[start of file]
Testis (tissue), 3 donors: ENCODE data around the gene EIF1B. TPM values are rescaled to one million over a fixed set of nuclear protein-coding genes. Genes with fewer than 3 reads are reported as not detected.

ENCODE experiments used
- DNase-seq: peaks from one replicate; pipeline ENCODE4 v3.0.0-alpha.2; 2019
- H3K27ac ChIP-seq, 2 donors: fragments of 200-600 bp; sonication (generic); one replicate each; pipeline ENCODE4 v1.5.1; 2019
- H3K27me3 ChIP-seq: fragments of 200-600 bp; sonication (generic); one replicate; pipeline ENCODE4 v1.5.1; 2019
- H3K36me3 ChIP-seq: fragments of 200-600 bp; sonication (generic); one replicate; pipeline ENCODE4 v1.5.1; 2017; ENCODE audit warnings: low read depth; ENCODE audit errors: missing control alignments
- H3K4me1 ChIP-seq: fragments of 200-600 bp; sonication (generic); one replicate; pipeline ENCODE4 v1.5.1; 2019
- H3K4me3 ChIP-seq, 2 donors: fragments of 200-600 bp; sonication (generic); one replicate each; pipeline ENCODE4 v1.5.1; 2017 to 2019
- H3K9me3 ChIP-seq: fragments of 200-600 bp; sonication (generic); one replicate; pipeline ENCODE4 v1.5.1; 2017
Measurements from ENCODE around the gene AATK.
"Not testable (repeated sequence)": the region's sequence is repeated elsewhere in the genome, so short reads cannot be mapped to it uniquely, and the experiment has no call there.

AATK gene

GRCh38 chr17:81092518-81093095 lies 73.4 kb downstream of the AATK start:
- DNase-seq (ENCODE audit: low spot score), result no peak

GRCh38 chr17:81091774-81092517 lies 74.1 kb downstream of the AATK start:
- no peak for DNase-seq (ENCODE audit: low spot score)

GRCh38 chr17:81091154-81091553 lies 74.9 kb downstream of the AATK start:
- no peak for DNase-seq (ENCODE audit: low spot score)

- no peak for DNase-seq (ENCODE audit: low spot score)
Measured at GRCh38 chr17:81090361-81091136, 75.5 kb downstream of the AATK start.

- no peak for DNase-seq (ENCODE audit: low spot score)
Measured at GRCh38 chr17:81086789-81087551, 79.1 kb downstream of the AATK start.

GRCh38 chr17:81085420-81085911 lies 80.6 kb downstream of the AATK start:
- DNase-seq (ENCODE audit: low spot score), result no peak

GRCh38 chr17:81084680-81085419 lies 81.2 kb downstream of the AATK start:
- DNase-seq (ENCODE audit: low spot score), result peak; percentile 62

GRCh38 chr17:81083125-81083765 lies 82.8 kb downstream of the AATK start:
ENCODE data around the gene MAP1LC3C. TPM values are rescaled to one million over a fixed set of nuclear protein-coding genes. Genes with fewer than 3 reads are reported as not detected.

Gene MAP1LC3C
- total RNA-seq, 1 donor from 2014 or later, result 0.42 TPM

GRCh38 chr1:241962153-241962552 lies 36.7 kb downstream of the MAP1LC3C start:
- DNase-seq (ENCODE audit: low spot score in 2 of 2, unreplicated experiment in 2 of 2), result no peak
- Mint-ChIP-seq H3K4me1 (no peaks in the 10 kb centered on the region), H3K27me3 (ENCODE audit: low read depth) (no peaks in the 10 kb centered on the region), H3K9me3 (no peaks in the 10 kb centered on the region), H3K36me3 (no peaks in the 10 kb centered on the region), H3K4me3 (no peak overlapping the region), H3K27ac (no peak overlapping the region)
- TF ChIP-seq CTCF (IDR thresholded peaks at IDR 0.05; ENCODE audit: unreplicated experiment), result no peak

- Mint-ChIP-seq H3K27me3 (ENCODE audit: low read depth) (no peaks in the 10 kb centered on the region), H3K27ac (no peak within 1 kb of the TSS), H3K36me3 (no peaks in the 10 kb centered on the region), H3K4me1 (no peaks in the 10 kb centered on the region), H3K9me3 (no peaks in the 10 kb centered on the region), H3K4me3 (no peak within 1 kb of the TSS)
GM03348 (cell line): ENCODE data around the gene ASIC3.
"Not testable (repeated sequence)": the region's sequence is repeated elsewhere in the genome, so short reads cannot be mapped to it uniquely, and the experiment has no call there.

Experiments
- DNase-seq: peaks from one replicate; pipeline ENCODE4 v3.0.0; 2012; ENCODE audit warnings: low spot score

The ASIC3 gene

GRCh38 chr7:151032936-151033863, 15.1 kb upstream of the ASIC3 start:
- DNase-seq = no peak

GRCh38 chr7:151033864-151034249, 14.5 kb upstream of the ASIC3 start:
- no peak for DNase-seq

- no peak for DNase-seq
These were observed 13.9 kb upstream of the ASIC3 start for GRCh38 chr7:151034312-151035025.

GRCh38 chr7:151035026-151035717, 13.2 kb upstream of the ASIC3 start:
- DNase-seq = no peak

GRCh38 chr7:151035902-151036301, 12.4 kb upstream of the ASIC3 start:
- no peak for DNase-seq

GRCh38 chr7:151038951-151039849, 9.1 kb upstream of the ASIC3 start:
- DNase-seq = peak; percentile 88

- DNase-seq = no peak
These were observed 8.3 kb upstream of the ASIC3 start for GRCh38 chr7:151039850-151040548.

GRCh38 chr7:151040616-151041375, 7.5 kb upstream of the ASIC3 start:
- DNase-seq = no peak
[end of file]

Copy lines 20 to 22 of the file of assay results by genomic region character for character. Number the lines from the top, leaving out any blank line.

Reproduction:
Measured at GRCh38 chr17:81090361-81091136, 75.5 kb downstream of the AATK start.

- no peak for DNase-seq (ENCODE audit: low spot score)
Measured at GRCh38 chr17:81086789-81087551, 79.1 kb downstream of the AATK start.